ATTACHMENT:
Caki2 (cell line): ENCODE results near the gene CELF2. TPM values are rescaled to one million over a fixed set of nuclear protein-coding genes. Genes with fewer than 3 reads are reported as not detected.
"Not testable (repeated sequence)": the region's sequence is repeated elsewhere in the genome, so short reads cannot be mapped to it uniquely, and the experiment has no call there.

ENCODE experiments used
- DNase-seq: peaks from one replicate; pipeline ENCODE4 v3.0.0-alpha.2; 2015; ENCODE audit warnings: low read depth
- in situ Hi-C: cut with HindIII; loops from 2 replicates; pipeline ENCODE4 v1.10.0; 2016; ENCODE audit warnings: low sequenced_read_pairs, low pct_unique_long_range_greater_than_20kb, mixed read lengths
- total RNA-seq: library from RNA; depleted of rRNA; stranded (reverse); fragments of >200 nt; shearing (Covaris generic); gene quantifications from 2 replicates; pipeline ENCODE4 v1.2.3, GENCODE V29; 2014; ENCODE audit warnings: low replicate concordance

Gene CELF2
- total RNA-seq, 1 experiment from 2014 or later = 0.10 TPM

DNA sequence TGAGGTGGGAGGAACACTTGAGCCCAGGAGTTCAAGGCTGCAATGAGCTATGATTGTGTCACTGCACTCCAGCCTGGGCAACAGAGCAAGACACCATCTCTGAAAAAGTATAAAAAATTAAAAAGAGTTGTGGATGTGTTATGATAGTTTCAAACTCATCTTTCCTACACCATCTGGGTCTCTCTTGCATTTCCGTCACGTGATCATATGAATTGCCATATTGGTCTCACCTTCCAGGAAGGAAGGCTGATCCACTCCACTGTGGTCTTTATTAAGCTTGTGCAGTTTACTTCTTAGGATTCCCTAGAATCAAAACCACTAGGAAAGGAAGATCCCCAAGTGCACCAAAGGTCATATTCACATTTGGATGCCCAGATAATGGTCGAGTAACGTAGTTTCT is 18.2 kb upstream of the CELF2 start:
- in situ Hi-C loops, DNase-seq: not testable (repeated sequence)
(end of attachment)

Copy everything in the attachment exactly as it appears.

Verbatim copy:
Caki2 (cell line): ENCODE results near the gene CELF2. TPM values are rescaled to one million over a fixed set of nuclear protein-coding genes. Genes with fewer than 3 reads are reported as not detected.
"Not testable (repeated sequence)": the region's sequence is repeated elsewhere in the genome, so short reads cannot be mapped to it uniquely, and the experiment has no call there.

ENCODE experiments used
- DNase-seq: peaks from one replicate; pipeline ENCODE4 v3.0.0-alpha.2; 2015; ENCODE audit warnings: low read depth
- in situ Hi-C: cut with HindIII; loops from 2 replicates; pipeline ENCODE4 v1.10.0; 2016; ENCODE audit warnings: low sequenced_read_pairs, low pct_unique_long_range_greater_than_20kb, mixed read lengths
- total RNA-seq: library from RNA; depleted of rRNA; stranded (reverse); fragments of >200 nt; shearing (Covaris generic); gene quantifications from 2 replicates; pipeline ENCODE4 v1.2.3, GENCODE V29; 2014; ENCODE audit warnings: low replicate concordance

Gene CELF2
- total RNA-seq, 1 experiment from 2014 or later = 0.10 TPM

DNA sequence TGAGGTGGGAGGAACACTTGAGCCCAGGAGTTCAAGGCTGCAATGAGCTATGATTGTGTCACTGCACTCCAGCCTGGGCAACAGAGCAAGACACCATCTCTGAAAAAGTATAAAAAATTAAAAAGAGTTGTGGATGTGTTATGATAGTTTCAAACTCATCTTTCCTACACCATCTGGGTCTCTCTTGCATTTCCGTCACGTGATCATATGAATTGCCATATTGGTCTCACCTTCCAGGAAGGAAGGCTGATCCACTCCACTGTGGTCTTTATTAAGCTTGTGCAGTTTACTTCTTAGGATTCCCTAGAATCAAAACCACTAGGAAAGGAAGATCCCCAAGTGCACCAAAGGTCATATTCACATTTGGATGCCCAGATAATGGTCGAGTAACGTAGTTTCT is 18.2 kb upstream of the CELF2 start:
- in situ Hi-C loops, DNase-seq: not testable (repeated sequence)